Lord, I try to give that little woman, everything that she tells me she need (2x)
But she would hold her a conversation with every lowdown dirty man she meet
That little woman she won't wash now now she won't even iron my clothes (2x)
Spoken: Lord have mercy now!
She won't do nothing I tell her but keep them big feets in the road
McCLennan was brought back for two more eight-song sessions; one on September 15, 1940 and his last on February 20, 1942. The 1941 session produced one of McCLennan's most enduring recordings, "Cross Cut Saw Blues", although according to Honeyboy Edwards he got the song from Hacksaw Harney. "Deep Blue Sea Blues" was a version of his buddy Robert Petway's "Catfish Blues" which he had cut just a few months prior while "Travelin' Highway Man" is a thinly veiled reworking of his earlier "New Highway No. 51." On his final session he shares studio time with Petway who recorded immediately after McClennan. The two can be heard together on the rousing juke joint blues of "Boogie Woogie Woman" with Alfred Elkins plunking away on bass for an exhilarating performance. For McCLennan's final session he found some more melodic material such as "Roll Me, Baby" and the catchy "I Love My Baby." "Shake It Up and Go" harks back to "Bottle It Up And Go" but with less fire while "Bluebird Blues" is a nice reading of Sonny Boy I's famous number.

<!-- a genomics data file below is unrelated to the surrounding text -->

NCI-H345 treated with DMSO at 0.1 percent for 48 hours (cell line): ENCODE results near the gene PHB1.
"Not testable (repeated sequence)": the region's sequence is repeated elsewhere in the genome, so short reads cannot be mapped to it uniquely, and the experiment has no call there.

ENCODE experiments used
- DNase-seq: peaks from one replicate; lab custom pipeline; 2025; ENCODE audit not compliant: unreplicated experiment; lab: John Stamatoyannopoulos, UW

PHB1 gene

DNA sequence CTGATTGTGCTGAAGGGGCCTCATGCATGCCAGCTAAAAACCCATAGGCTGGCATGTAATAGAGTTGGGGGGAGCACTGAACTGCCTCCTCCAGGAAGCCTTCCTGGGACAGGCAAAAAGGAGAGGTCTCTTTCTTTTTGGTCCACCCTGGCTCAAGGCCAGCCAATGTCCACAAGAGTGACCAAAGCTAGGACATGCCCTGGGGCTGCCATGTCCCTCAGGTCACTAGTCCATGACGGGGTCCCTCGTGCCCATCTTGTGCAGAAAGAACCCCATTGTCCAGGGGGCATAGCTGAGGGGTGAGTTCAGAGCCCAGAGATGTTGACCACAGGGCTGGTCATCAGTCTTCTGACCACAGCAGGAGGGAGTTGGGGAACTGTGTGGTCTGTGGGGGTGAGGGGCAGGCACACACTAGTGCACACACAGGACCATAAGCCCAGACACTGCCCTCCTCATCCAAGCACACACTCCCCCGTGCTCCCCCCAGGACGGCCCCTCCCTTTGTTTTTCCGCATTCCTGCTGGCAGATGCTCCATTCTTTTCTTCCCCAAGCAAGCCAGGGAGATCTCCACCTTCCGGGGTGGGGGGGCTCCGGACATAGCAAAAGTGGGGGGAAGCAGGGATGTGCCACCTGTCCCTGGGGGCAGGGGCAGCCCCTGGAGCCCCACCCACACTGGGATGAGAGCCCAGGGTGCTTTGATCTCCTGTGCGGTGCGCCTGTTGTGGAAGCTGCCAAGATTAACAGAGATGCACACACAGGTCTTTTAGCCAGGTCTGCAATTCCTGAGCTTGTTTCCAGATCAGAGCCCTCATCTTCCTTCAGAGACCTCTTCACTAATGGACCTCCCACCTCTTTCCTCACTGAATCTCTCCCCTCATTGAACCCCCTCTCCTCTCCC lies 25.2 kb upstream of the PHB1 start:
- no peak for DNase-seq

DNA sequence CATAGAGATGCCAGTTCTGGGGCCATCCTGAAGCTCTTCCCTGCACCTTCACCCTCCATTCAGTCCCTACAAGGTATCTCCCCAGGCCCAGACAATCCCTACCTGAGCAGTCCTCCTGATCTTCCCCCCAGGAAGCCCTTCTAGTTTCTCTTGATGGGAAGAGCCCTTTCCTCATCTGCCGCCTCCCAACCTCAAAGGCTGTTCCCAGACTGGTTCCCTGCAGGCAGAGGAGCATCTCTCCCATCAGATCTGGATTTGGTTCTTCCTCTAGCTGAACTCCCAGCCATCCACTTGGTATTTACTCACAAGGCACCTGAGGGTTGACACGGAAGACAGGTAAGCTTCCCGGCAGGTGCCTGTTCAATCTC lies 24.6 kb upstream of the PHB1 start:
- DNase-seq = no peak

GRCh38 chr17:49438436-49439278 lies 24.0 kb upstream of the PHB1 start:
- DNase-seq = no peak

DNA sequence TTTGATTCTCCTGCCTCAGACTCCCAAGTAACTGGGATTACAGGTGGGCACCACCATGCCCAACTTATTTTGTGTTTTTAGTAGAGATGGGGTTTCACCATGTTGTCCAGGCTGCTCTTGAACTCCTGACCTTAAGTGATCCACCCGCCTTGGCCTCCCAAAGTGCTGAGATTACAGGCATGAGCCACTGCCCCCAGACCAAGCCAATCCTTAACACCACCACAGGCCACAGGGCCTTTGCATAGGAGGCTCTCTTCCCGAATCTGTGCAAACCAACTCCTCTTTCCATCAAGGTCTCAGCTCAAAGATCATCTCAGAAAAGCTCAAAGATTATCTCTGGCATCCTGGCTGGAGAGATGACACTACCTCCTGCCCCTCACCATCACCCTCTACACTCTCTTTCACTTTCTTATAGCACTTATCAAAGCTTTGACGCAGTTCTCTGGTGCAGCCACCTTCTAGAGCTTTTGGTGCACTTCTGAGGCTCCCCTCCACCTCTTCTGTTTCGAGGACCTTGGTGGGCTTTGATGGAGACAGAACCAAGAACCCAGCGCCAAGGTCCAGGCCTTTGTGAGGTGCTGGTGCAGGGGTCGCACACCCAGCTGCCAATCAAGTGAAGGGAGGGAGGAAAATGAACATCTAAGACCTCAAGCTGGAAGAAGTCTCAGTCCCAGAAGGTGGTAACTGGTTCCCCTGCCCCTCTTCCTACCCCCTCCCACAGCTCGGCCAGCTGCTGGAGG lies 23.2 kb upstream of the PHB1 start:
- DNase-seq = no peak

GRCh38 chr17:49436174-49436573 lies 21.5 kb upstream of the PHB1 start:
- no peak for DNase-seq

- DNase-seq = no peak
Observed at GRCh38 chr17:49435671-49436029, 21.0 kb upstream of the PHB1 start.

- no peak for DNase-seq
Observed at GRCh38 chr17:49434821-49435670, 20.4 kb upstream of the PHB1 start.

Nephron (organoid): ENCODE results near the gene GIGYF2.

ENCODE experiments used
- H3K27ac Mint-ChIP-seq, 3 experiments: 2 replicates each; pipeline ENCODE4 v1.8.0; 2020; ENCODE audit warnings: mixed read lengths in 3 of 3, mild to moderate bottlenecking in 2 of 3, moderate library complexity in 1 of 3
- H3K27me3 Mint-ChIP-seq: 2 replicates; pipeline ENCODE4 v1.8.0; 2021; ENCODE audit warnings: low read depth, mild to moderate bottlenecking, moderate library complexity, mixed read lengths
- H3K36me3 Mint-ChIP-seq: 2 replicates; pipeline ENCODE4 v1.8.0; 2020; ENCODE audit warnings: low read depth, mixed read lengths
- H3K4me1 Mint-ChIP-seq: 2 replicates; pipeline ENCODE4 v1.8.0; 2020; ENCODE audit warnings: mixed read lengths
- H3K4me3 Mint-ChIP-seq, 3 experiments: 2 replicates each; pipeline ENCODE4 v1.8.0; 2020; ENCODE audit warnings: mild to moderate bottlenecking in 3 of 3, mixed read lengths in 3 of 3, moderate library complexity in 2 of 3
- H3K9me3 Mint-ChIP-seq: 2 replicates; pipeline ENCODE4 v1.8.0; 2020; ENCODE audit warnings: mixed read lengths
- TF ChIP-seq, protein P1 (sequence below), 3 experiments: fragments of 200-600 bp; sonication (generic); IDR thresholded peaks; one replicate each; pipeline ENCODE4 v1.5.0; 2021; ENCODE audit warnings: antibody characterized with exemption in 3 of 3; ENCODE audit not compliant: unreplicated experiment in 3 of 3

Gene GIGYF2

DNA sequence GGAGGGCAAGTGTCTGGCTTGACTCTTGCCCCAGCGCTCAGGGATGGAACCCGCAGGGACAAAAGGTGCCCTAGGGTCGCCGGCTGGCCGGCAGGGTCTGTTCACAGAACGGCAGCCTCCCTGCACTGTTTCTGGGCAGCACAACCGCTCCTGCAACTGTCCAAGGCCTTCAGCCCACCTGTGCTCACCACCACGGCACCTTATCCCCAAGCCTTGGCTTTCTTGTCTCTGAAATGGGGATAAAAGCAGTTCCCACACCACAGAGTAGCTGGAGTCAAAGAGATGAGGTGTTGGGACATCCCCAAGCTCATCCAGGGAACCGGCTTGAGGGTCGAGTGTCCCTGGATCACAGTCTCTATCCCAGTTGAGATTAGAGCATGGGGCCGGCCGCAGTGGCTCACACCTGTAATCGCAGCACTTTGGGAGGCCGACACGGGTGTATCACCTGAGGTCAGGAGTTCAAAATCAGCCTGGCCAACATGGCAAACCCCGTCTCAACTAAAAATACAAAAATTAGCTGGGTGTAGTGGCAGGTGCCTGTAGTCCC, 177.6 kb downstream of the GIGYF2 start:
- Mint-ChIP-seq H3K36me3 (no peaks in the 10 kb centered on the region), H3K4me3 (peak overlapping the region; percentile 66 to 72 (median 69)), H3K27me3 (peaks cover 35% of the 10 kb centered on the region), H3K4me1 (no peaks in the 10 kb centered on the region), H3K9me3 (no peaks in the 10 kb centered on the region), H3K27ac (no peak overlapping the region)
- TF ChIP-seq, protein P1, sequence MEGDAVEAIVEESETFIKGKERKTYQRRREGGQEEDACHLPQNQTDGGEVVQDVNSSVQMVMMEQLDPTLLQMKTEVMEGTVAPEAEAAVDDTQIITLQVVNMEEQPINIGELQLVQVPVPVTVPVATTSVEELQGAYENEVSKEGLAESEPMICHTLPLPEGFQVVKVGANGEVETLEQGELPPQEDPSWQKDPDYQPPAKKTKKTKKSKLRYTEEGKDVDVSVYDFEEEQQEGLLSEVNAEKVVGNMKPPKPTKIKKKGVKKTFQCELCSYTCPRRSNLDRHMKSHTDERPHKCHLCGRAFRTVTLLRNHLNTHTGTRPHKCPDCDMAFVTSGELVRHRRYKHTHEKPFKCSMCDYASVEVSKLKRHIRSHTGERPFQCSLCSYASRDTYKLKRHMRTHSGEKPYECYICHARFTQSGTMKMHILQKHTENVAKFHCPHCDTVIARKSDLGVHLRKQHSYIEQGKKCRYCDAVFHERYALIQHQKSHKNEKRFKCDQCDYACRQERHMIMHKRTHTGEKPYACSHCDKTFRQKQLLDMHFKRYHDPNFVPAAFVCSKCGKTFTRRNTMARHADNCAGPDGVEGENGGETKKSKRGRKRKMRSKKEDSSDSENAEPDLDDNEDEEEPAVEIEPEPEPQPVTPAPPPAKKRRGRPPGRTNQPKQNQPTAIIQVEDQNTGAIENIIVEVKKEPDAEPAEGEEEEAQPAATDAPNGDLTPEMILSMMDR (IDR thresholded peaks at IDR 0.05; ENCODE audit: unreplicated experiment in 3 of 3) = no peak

|L to R: Elmore James, Sonny Boy, Tommy McClennan, Little Walter|
McClennan remained in Chicago and seemed to follow the path of Tommy Johnson, a slave to alcohol who lived long after he recorded but never stepped into a studio again. Honeyboy remembers seeing McClennan singing at Turner's on 40th and Indiana during the late 40's: "He played a little bit and he sang, but he didn't play too long 'fore he just …Tommy just dranked so much he just, he couldn't…" Honeyboy encountered his old friend one more time: "One day in 1962 I was down around Twenty-Second street and Clark at a big junkyard. …I went with some boys to sell some scrap iron and who do I see there but Tommy McClennan! Tommy was living out there in a truck trailer made into kind of a house. " Honeyboy tried to look after him but "he studied drinking all the time. …He asked me to take him back to that [hobo] Jungle. I carried him back down there. …Later on I heard he had taken sick, that he was in the hospital. …Tommy died in that hospital in 1962. …That alcohol was what Tommy was living for, but it ate him plumb up." Big Joe Williams took Mike Bloomfield to see McClennan and he recalled "he was just like a skeleton but his eyes were like hot coals burning at you. And his music was like that, too – it had a savage, searing sound. He was a fierce man."
McClennan has been well served on record with all his recordings appearing on RCA's excellent 2-CD set Bluebird Recordings 1939-1942, which may be out of print, and also available on two individual Document CD's, Tommy McClennan, Vol. 1: Whiskey Head Woman and Tommy McClennan, Vol. 2: Cross Cut Saw. Single disc collections appear on EPM and Acrobat.
Cotton Patch Blues (MP3)
Whiskey Head Woman (MP3)
Cross Cut Saw Blues (MP3)
I Love My Baby (MP3)
Boogie Woogie Woman (MP3)